Welcome to The Spot Writers. March’s prompt: How (or why) a young person decides what career (or path) to follow.
This week’s story comes from Cathy MacKenzie. Cathy’s one-woman publishing company, MacKenzie Publishing, has published two anthologies: OUT OF THE CAVE and TWO EYES OPEN, two collections of short stories by authors around the world, to read during the day…or at night, as long as two eyes are open. Not “horrific horror”…more like intrigue, mystery, thriller. Simply good reads.
TWO EYES OPEN: https://www.amazon.com/dp/1927529301/
OUT OF THE CAVE (milder stories for 13+): https://www.amazon.com/Out-Cave-stories-Cassandra-Williams/dp/1927529298/
The Vampire by Cathy MacKenzie
Nancy jumped. What was that?
The book she’d been reading, A Nightmare of Vampires, lay beside her. Had she fallen asleep? “Darn, now I’ve lost my place,” she mumbled.
She tiptoed to her bedroom door. Carefully she opened it and peeked into the hall.
Dark. Quiet. No—what was that?
A shadow. At the end of the hall.
Was that Nathan, her seventeen-year-old brother?
Once Nancy’s eyes grew accustomed to the dark, the shadow morphed into a vampire—a real life vampire. A female vampire! Heading to Nathan’s room!
She wanted to keep watching, but she was a fearful. Vampires were bad creatures. They sucked the blood out of you and where would you be then? But that’s why she wanted to be a vampire. She wanted control: control of her destiny, control of others.
She liked the look of blood, the thick red, coppery scent. She’d tasted blood previously, when she cut herself, sometimes on purpose, so she could lick her skin until she had lapped up all the red. The taste wasn’t bad, actually, but not as sweet as she had expected. She worried—if her dream to be a vampire came true—whether she’d be able to stomach strange blood. That was perverse and unnatural, wasn’t it?
But it would be fun to haunt the night, to soar through the sky—vampires did fly, didn’t they? She considered herself a people person, at least that’s what her teacher had recently said. At the time, Nancy thought “people person” was a label for yapping fools who didn’t shut up, but she later learned the connotation was desirable. People were supposed to be sociable, talkative, and interested in others. Nancy was all of those: all the requisites for a female vampire.
She hesitated. She’d love to confront the vampire in the hall and converse with it, but she snuck back to her bed.
Katherine Krimmins was an excellent writer, and Nancy immersed herself in the story again, picturing herself as Vanessa the Vampire. She was aware most vampires were male, but this was the twenty-first century. Couldn’t she be whatever she wanted?
The next morning, she met her grandmother, who was visiting for a couple of weeks, on the stairs, and told her that she wanted to be a vampire when she grew up.
Granny’s eyes grew wide. “What! A vampire? How do you know what a vampire is?”
“I know what they are. I’ve seen them.”
“You’ve seen vampires?”
“Well…just one. Last night.”
“Oh, you must have had a bad dream. A nightmare.”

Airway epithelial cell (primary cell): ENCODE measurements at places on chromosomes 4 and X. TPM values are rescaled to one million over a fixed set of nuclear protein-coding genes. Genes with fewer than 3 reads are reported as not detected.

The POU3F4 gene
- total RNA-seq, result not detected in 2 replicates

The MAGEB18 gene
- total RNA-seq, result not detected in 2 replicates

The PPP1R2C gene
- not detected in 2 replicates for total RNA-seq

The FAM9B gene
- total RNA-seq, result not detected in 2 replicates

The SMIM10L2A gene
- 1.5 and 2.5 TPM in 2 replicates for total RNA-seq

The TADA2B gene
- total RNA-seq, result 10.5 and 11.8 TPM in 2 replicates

“No, Granny, I saw one for sure.”
“It was going into Nathan’s room.” She pointed behind her. “I saw it.”
“Oh, Nancy, you silly girl.”
“No, Granny, I saw it.”
“It’s not nice to tell fibs.”
Nancy pouted. “I’m not. And that’s what I want to be when I grow up.”
Her grandmother hugged her. “Oh, sweetie, if you want to be a vampire, you can be a vampire. You can be anything you set your mind to, but you’re only twelve, so I’m sure you’ll change your mind dozens of times before then.”
Nancy relaxed. Even if her grandmother didn’t believe her tale, she had, at least, agreed she could be a vampire. Her mother, though, would have a different opinion.
“Let’s go eat breakfast,” Granny said.
They entered the kitchen. Her mother, busy at the counter, greeted them. Nathan appeared seconds later.
Nancy couldn’t help but notice his flipped-up collar. “Nathan, your collar is skewered.”
His face flushed. Up to no good, she thought.
He glared at her. “Shut up, Nancy.”
Their mother wagged her wet fingers. “Kids, behave.”
When Nathan sat at the table, his collar flipped down.
Nancy gasped and whispered to her grandmother. “Granny, see? Vampires do exist. They suck the blood outta you, just like one did to Nathan last night.”
“Sweetie, what are you talking about?” Granny asked.
She motioned toward Nathan. “Look at Nathan’s neck. See the red blotch? That’s dried blood. That’s where the vampire got him. Sometimes they don’t kill you, you know. It all depends how sharp their teeth are.” Nancy figured she’d be a good vampire. Suck up enough blood to satisfy her urge but not enough to kill.
Nathan, his face even redder, yanked up his collar. “What you guys looking at?”
Their mother growled again. “Kids, hush. Sit down, Nancy and Granny. I have eggs and bacon.”
Nancy ignored her mother and whispered to her grandmother again. “See, I told you I saw a vampire.”
Granny leaned in to her. “I believe you, sweetie. I saw the red mark. But let’s keep that our secret.” Her eyes glistened.
Was she crying? She looked sad.
“You missing Grampie?” Nancy asked.
“I am, sweetie.”
“Life goes on. Companionship is a good thing. I think being a vampire would be a good occupation when you grow up,” she said.
The Spot Writers—Our Members:
Val Muller: http://www.valmuller.com/blog/
Catherine A. MacKenzie: https://writingwicket.wordpress.com/wicker-chitter/
Millicent Hughes: https://www.danburyonfire.com/